Apple may have sold 57M iPhones last quarter -- analyst

The estimate from analyst Toni Sacconaghi Jr. would top the Wall Street consensus of around 55 million units.

Lance Whitney Contributing Writer
Lance Whitney is a freelance technology writer and trainer and a former IT professional. He's written for Time, CNET, PCMag, and several other publications. He's the author of two tech books--one on Windows and another on LinkedIn.
Lance Whitney
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Apple could reveal iPhone sales as high as 57.5 million later today. At least, that's the forecast from Sanford Bernstein analyst Toni Sacconaghi Jr.

In an investor's note out Monday, Sacconaghi noted that Wall Street expects Apple to report around 55 million iPhone handsets sold in the final three months of 2013 -- which is actually Apple's first fiscal quarter of 2014. But Sacconaghi said he believes the Street is underestimating the benefit to Apple from "carrier additions and an earlier China launch relative to the iPhone 5 cycle." During the quarter, Apple added Japan's NTT DoCoMo to its carrier lineup and was covered in China by China Telecom and China Unicom.

If Sacconaghi is on the money, iPhone sales would jump by 70 percent from the 33.8 million units reported in the July-through-September quarter and by 20 percent from the 47.8 million seen in the final three months of 2012. Moving ahead, China Mobile is expected to boost iPhone sales by adding 11.6 million units sold for fiscal 2014 and 15 million for fiscal 2015.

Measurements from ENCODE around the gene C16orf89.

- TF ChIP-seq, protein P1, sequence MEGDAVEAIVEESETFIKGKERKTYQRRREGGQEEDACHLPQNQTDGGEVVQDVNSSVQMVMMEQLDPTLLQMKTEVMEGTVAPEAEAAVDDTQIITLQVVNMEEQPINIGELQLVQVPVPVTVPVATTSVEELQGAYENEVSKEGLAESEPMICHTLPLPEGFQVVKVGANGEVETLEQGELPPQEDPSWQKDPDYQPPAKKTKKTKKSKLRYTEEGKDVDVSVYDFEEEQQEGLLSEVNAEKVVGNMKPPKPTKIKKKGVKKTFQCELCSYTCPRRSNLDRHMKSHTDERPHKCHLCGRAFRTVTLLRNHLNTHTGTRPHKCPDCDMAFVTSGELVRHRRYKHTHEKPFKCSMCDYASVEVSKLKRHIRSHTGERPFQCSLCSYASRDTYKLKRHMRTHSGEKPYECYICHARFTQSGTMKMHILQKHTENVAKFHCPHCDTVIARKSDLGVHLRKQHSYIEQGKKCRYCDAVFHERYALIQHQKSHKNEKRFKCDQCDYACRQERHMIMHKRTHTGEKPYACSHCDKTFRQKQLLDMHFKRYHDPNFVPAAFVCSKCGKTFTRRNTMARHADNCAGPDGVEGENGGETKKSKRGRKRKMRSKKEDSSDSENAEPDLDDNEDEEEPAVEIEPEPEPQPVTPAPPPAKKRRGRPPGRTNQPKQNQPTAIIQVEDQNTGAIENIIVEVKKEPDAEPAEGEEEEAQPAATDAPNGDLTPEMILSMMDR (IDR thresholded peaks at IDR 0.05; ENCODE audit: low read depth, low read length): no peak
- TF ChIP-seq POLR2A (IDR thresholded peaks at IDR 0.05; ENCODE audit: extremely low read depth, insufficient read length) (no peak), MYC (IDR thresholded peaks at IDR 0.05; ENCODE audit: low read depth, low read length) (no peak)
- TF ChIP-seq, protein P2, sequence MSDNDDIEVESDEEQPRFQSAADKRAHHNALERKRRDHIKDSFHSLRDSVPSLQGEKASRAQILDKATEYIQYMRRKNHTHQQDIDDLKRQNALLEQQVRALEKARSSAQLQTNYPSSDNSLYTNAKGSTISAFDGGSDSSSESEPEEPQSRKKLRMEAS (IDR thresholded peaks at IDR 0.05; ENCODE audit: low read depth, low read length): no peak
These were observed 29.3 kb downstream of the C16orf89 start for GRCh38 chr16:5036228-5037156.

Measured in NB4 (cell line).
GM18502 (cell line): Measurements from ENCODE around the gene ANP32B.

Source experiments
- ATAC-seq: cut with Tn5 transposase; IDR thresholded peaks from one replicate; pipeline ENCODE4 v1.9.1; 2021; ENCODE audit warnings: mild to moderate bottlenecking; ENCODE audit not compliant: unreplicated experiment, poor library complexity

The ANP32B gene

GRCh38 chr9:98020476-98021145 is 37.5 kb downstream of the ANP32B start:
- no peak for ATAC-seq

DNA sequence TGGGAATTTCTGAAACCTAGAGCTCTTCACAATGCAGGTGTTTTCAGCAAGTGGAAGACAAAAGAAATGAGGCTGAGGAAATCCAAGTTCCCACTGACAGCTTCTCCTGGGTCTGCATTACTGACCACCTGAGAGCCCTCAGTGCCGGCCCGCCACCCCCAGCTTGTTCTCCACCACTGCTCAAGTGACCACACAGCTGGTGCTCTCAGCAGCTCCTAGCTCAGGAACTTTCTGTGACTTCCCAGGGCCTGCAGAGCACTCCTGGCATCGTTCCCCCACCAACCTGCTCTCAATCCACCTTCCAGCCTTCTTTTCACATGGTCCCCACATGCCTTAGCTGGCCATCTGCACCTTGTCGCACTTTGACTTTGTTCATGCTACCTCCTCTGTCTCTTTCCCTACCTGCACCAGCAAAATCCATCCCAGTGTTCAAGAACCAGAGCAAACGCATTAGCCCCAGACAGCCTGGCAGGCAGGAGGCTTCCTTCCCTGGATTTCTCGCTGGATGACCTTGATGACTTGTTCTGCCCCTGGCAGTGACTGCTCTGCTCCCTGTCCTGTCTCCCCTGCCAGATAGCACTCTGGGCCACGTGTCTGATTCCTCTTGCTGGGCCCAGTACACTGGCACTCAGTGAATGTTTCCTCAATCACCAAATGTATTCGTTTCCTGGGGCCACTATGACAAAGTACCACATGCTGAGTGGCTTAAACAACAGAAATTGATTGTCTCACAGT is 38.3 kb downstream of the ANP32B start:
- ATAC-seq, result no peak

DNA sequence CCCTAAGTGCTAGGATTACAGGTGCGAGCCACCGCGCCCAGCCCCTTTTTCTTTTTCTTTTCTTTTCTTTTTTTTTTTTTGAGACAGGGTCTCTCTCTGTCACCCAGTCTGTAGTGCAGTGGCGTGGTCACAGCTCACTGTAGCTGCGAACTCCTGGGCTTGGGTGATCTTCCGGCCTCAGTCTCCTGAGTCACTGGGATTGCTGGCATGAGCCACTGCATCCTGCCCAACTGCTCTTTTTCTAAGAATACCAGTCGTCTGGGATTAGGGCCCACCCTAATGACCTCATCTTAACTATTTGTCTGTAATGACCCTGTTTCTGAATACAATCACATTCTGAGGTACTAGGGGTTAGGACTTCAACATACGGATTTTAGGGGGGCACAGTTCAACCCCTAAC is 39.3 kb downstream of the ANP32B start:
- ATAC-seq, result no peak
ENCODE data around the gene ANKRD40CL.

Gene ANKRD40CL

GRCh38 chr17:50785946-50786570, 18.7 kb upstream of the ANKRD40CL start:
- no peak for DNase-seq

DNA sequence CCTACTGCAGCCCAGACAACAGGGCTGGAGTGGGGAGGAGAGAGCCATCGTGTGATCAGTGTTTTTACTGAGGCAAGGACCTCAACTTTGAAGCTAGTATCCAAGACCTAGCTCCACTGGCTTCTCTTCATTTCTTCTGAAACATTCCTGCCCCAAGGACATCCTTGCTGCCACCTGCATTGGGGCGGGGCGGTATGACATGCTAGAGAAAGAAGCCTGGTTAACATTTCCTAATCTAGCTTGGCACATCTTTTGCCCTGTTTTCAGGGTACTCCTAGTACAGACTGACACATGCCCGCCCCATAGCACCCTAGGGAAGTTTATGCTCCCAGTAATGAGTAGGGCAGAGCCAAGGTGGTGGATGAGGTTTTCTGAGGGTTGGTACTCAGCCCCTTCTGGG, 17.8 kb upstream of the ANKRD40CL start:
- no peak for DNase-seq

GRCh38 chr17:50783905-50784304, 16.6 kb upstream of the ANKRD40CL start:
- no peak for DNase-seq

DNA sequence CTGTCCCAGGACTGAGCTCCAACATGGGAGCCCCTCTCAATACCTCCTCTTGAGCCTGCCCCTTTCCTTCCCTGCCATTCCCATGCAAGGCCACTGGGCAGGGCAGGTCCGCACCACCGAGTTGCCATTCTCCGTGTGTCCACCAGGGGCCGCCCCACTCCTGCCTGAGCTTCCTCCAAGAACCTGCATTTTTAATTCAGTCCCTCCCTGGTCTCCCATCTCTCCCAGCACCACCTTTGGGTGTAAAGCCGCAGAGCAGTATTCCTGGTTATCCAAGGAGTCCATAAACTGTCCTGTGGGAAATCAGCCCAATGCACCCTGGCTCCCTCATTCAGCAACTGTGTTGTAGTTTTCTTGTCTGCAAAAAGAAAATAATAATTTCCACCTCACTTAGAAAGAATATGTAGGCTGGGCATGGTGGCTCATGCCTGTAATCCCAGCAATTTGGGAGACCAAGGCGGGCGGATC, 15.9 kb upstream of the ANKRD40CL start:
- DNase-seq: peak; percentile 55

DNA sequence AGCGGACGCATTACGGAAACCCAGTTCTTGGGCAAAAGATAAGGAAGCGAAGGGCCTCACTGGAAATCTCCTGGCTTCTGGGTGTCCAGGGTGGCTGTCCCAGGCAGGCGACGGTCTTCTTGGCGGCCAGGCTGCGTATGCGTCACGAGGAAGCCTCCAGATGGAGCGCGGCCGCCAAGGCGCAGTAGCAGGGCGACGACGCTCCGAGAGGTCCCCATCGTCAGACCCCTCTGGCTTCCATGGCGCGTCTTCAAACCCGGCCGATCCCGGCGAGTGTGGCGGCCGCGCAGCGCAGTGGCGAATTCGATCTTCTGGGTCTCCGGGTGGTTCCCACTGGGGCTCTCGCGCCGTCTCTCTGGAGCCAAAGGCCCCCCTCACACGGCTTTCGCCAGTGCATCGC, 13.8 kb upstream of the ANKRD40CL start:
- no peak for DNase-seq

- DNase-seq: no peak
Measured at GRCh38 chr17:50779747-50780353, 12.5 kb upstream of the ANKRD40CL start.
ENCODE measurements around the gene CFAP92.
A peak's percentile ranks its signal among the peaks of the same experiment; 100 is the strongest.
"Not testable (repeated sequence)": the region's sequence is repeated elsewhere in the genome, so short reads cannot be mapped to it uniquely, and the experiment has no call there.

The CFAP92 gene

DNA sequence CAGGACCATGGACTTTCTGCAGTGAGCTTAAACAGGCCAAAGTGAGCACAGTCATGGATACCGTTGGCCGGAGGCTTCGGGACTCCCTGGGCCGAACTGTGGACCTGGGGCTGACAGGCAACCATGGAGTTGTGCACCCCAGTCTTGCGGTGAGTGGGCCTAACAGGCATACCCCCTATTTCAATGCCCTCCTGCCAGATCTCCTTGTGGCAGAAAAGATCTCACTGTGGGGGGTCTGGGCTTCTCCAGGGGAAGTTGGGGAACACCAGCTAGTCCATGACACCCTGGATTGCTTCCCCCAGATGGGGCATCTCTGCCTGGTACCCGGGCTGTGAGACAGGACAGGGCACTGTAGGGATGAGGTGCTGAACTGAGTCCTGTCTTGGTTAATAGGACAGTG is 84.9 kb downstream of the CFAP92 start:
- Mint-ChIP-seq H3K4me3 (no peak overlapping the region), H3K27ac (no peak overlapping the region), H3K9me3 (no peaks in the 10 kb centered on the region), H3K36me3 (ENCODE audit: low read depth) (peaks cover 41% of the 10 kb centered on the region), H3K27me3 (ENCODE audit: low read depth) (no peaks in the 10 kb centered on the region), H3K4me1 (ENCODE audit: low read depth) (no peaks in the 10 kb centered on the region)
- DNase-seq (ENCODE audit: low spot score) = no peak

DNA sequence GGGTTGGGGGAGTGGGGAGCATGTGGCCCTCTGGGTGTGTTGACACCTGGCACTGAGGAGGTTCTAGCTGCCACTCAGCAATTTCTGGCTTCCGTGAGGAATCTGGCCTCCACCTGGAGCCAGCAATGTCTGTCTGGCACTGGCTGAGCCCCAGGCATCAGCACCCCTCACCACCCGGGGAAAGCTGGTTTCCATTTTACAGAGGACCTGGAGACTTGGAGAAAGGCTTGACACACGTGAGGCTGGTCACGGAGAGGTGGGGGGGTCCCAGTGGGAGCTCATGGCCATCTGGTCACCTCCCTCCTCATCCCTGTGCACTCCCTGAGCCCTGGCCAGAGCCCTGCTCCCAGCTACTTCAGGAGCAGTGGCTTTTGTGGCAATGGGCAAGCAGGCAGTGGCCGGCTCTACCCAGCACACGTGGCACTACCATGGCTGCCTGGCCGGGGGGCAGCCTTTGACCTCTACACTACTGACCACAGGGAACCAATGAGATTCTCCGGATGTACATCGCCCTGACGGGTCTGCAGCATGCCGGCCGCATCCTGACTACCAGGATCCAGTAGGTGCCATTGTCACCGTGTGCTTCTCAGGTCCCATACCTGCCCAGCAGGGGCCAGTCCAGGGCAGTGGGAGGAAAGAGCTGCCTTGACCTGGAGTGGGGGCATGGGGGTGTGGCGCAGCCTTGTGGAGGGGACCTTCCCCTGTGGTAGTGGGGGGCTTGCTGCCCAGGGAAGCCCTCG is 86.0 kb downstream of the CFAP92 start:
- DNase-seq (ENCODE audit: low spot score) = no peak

His projection isn't as promising for the iPad. The analyst expects iPad unit sales of 23.5 million, lower than the Wall Street consensus of 26 million.

"Apple has been losing meaningful market share to cheaper Android competition (34 percent in [calendar year] 2013 through Q3 vs. 46 percent unit share in 2012), and we believe the market for high-end tablets may be increasingly saturated," Sacconaghi said.

The analyst also ended his report with a sour note for the future.

"Beyond [fiscal year] 2014, it is not a slam dunk that Apple's net income will be higher in 3-5 years," Sacconaghi said. "Without new product categories, we see Apple's end markets as increasingly mature and competitive, which could pressure or limit revenue growth and gross margins."

Sacconaghi said that his revenue and earnings estimates for fiscal 2015 are 3 percent below the consensus but added that those predictions are likely to change based on new and refreshed products.

Apple will report its results for the final three months of 2013 after the stock market closes today.